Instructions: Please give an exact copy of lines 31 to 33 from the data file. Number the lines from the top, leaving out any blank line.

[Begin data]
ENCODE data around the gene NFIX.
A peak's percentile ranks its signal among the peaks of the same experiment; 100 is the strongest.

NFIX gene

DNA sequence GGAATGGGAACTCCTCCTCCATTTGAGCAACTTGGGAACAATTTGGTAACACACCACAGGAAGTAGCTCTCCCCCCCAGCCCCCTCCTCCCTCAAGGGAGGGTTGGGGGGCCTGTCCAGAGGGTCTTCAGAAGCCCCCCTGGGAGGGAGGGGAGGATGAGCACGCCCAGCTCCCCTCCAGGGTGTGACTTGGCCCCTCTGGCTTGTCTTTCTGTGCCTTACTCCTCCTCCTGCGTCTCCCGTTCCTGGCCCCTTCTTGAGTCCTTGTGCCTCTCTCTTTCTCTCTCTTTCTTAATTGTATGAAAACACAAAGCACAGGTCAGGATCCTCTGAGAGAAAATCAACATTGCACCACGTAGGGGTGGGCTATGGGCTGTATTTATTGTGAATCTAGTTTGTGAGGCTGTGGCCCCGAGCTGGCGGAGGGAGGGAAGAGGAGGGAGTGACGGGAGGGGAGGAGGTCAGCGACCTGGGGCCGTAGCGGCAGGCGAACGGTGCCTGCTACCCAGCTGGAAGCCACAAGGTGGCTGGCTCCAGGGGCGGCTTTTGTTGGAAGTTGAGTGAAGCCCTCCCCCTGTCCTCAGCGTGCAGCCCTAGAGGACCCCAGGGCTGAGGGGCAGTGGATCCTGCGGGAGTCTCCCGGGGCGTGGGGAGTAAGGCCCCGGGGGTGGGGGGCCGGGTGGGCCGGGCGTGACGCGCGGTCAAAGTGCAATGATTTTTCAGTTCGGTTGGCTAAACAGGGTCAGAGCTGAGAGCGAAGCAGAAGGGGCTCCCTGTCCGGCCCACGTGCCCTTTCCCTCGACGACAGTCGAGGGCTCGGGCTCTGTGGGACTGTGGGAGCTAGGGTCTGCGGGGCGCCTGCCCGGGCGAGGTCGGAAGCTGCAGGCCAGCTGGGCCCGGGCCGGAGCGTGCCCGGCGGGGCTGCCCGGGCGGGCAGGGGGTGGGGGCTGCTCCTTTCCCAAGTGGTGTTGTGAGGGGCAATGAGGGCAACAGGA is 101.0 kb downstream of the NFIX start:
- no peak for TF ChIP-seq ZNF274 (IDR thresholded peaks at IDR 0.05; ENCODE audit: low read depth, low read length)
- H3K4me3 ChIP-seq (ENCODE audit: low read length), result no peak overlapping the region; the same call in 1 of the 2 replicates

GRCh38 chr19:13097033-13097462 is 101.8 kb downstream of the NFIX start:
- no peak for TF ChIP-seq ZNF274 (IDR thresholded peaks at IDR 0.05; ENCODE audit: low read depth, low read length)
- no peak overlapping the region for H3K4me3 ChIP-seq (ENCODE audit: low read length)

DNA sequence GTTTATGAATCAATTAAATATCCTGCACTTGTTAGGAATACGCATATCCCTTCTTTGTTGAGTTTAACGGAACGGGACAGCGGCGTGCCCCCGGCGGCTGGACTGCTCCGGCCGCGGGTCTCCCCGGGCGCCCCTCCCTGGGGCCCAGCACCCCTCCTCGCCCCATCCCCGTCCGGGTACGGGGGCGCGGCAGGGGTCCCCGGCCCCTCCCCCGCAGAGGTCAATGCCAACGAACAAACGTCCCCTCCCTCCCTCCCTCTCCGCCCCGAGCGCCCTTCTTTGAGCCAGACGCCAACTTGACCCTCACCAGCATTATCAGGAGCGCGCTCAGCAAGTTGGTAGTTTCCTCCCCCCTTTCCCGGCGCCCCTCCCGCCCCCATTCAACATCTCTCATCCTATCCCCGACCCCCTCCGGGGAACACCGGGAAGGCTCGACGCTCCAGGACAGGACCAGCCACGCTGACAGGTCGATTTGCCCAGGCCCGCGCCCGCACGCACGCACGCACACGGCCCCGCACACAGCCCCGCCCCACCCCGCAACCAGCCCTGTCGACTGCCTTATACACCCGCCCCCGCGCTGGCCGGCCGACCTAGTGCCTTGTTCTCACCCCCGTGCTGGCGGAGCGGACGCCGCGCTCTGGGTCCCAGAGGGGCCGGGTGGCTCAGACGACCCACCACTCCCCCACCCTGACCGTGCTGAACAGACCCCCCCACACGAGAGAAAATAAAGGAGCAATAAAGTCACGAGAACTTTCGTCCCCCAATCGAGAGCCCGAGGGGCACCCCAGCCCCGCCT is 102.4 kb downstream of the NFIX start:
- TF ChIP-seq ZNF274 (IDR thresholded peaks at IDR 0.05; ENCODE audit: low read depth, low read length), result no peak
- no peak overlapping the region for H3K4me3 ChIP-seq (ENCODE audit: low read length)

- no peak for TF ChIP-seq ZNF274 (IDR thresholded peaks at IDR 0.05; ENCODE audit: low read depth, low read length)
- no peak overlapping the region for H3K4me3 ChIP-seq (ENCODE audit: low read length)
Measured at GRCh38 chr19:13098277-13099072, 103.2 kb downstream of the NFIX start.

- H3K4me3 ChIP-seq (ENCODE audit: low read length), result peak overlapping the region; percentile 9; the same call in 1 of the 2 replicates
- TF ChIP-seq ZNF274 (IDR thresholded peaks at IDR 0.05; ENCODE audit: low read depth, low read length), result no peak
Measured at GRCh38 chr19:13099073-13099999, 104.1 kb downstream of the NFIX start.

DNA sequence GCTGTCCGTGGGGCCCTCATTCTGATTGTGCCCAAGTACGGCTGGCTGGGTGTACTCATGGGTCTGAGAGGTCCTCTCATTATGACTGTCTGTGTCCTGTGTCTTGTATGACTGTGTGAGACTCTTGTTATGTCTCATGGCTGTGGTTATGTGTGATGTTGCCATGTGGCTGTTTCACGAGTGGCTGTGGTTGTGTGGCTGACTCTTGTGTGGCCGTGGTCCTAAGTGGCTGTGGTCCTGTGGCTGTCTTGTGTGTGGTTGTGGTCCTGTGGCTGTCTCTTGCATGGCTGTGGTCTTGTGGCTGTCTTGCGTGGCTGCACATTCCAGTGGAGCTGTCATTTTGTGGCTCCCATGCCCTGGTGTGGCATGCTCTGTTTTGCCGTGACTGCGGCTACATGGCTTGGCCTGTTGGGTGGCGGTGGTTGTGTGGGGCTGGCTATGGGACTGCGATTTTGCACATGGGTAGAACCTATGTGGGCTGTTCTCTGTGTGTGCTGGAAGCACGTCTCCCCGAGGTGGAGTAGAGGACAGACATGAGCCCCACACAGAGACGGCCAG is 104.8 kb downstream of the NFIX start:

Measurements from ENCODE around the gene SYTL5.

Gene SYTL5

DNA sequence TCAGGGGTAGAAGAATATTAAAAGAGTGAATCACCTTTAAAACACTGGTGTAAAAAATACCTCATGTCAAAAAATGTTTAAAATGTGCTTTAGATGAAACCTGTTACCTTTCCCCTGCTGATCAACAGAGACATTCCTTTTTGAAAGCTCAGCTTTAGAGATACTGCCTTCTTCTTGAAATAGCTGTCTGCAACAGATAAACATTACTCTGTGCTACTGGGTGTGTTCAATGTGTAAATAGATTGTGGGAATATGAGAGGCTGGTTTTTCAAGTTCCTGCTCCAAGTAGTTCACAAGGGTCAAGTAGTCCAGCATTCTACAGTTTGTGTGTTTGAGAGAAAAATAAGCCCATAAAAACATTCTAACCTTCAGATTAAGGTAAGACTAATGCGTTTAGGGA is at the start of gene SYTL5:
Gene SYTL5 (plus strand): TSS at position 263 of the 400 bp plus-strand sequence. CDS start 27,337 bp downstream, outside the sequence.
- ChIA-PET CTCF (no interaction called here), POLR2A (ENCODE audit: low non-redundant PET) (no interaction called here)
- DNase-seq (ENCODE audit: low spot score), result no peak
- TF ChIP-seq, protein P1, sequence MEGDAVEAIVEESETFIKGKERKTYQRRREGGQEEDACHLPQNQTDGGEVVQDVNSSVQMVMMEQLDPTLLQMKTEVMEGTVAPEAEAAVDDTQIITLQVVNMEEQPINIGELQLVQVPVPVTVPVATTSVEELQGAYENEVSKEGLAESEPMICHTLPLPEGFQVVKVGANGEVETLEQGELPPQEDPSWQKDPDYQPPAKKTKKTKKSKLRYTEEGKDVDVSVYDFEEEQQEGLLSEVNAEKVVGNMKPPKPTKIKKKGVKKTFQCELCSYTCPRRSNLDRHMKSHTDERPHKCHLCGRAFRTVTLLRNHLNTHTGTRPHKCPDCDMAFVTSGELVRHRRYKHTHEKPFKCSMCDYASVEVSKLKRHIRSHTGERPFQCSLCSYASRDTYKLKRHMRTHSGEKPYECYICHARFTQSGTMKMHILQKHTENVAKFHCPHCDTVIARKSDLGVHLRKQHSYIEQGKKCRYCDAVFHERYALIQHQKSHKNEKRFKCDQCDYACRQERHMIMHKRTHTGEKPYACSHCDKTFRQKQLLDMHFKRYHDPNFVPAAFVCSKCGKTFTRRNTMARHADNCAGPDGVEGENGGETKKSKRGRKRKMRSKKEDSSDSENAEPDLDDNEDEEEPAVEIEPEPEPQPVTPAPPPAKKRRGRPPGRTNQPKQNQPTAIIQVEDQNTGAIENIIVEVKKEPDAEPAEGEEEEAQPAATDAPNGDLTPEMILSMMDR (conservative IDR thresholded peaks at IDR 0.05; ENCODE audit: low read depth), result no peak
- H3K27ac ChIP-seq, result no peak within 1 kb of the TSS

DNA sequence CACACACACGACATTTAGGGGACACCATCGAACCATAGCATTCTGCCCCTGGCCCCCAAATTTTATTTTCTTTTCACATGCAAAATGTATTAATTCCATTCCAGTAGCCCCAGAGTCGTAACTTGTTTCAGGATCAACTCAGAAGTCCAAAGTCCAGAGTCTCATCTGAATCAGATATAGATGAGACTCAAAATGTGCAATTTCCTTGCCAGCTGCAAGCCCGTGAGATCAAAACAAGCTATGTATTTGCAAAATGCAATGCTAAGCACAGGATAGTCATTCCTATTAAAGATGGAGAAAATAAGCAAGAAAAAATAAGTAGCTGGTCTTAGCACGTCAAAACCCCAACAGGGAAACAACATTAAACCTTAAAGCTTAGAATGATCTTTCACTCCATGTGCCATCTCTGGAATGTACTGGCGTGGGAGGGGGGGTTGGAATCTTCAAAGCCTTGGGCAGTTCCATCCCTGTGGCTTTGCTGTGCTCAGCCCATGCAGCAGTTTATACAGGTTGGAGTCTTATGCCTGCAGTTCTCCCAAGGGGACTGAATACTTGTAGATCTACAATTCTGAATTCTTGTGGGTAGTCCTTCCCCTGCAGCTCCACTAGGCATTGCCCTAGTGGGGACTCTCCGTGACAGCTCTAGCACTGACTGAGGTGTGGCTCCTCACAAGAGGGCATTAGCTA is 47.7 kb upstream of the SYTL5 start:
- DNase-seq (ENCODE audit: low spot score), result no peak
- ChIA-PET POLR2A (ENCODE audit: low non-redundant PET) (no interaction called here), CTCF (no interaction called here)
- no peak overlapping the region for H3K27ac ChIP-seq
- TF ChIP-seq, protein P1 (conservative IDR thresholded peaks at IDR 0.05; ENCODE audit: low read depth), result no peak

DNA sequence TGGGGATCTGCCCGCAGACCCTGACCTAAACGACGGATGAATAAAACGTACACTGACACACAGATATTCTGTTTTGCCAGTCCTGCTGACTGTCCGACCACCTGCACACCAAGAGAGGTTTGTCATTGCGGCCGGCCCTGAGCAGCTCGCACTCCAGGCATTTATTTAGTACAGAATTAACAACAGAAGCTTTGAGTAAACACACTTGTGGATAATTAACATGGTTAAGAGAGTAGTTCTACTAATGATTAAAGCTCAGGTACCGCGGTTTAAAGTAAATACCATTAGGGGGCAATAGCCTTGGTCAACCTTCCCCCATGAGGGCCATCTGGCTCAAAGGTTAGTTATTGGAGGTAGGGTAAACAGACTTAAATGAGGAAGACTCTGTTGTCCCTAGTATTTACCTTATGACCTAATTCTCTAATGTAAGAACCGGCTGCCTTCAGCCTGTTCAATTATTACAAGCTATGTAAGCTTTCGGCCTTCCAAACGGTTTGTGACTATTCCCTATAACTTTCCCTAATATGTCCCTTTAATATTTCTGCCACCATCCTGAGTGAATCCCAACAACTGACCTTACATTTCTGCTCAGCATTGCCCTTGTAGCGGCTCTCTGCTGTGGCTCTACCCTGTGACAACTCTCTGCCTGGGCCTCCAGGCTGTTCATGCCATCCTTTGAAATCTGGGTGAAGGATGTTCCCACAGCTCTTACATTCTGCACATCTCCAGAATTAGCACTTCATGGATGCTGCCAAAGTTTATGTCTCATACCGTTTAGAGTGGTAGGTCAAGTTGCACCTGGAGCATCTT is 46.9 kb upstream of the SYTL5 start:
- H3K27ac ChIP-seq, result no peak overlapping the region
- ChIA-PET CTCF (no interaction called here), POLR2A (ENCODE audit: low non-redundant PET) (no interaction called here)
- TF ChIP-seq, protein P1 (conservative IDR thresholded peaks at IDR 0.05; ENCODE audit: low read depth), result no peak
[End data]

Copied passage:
- no peak overlapping the region for H3K27ac ChIP-seq
- TF ChIP-seq, protein P1 (conservative IDR thresholded peaks at IDR 0.05; ENCODE audit: low read depth), result no peak

DNA sequence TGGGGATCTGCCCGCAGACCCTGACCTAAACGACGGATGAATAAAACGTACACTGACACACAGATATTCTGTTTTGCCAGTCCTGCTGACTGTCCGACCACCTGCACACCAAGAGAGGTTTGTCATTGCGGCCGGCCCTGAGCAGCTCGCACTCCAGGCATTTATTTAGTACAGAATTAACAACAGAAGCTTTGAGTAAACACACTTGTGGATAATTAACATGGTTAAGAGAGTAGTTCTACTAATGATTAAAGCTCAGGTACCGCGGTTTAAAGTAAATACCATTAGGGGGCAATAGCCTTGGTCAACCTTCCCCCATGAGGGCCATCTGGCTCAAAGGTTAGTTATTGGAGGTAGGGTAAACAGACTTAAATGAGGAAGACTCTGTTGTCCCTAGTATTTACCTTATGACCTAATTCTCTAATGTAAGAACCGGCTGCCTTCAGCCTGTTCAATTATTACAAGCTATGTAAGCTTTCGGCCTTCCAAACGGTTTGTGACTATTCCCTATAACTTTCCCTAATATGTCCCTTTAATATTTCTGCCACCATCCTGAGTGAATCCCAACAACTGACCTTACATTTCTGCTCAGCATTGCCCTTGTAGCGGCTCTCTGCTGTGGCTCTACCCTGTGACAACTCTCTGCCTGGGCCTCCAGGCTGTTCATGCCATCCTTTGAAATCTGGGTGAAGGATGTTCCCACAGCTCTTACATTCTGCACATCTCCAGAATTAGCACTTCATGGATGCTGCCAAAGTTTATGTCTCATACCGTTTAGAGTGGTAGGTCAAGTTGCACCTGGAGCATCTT is 46.9 kb upstream of the SYTL5 start: